School District has wanted Court to rule on the following Question: “Does Title IX or the Equal Protection Clause require schools to let transgender students use multiuser restrooms designated for the opposite biological sex, even when single-user restrooms are available for all students regardless of gender identity?
The Supreme Cour has declined to hear a case from Virginia where the lower courts ruled in favor of a male transgender student who alleged that special accomodations, including a single use bathroom, were a violation of law and that the student must be allowed the full use of male bathroom facilities.
We haven’t covered the case since its early days, when we noted:
To briefly summarize, Gavin Grimm (or GG as he is referred to in court documents) is a transgender male. This means that the sex at birth was female, but he identifies as male. According to court documents, Grimm “lives all aspects of his life as a boy” but has not had sex reassignment surgery.
Prior to the start of his sophomore year of high school, Grimm and his mother informed the Gloucester County School Board that he was a transgender boy. By all accounts the Board was exceedingly accommodating. For about seven weeks (and with his school’s permission), Grimm utilized the boys’ room without incident. Eventually, however, students took note of the fact that Grimm was a transgender boy, and some were less than comfortable with the arrangement.
In response, the school board devised a policy whereby all students would either need to 1) utilize bathrooms that correspond with their sex assigned at birth; or 2) utilize one of several “unisex” or gender-neutral bathrooms. Grimm filed this law suit to challenge that policy.
NBC News summarizes the complicated legal history of the case:
Grimm originally went to court in 2015, arguing that the school board’s policy made him feel ashamed and isolated, and the 4th U.S. Circuit Court of Appeals, based in Richmond, ruled in his favor. It said refusing to let students use bathrooms corresponding to their gender identity would violate the federal law.
That ruling cited an Obama-era Education Department letter that said “a school generally must treat transgender students consistent with their gender identity.” The appeals court found that to be a reasonable interpretation of Title IX, and the school district appealed to the Supreme Court.
But when the Trump administration rescinded the Education Department letter in 2017, the justices said they would not hear the case and vacated the appeals court ruling. So Grimm refiled his lawsuit and won again in the lower courts, leading to this current appeal to the Supreme Court.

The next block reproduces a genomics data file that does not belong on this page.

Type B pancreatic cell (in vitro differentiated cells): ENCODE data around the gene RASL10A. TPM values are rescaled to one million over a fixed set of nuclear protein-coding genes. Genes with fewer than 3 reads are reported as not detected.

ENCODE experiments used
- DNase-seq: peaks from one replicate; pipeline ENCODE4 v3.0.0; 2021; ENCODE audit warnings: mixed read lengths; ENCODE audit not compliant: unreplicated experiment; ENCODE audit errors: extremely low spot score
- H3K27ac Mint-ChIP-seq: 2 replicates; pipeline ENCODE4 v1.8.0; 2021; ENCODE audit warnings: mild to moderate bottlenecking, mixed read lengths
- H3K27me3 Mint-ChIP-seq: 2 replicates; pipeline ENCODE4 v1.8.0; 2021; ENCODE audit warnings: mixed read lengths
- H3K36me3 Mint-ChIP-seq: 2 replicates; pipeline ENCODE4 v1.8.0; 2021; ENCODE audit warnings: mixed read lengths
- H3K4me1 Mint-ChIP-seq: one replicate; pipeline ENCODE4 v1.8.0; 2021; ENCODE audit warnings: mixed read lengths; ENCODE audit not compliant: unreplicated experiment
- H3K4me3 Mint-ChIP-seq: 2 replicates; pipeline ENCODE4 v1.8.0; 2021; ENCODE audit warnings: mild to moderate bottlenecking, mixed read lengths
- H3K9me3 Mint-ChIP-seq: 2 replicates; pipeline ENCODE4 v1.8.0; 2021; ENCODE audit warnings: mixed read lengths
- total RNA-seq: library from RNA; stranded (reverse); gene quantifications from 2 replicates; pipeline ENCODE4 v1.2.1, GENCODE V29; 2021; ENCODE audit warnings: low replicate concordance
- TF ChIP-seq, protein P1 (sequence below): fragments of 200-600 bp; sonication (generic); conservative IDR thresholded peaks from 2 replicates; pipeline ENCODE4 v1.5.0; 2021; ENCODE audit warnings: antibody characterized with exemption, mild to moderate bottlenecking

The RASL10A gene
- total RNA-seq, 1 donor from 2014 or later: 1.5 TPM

Two things have changed since the first time the case came before the justices. The Supreme Court ruled last year that a federal civil rights law bans employment discrimination on the basis of gender identify, and now the Biden administration has interpreted that ruling as applying to Title IX as well.
Although Title IX prohibits schools from discriminating “on the basis of sex,” 20 U.S.C. §1681(a), it expressly permits them to provide separate living facilities, including restrooms, for the different sexes. 20 U.S.C. §1686; 34 C.F.R. §106.33. This protracted case began when Gavin Grimm, a biological female who self-identifies as male, challenged the local school board’s decision to require him to use either a unisex restroom or a restroom assigned to members of his biological sex, i.e., girls. Four years ago, this Court granted certiorari in this case after the Fourth Circuit deferred to an unpublished letter from the Department of Education, asserting that Title IX requires schools to treat students consistent with their gender identities rather than their biological sex. After a new Administration withdrew that letter, the Court vacated and remanded. The district court and the Fourth Circuit then held that both Title IX and the Fourteenth Amendment’s Equal Protection Clause forbid schools from denying transgender students access to the restrooms assigned to the opposite biological sex. Following yet another election, the current Administration has announced it intends to enforce that position nationwide.
The question presented is:
Does Title IX or the Equal Protection Clause require schools to let transgender students use multiuser restrooms designated for the opposite biological sex, even when single-user restrooms are available for all students regardless of gender identity?
Grimm’s opposition Brief reframed the Question Presented as follows:
Whether a school board policy prohibiting a transgender boy from using the same multi-user school restrooms as other boys violates Title IX of the Education Amendments of 1972, 20 U.S.C. § 1681, et seq., or the Equal Protection Clause of the Fourteenth Amendment, when the evidence shows that the policy subjects that student to separate and unequal treatment.
Today the Supreme Court released its Order List, refusing to hear the case, with Thomas and Alito indicating they would have taken the case.
20-1163 GLOUCESTER COUNTY SCHOOL BOARD V. GRIMM, GAVIN
The petition for a writ of certiorari is denied. Justice Thomas and Justice Alito would grant the petition for a writ of
Until further notice, which SCOTUS does not want to give, “on the basis of sex” means on basis of “gender identity” across a broad spectrum of laws, not just for employment discrimination statutes ruled on in the Bostock case.DONATE
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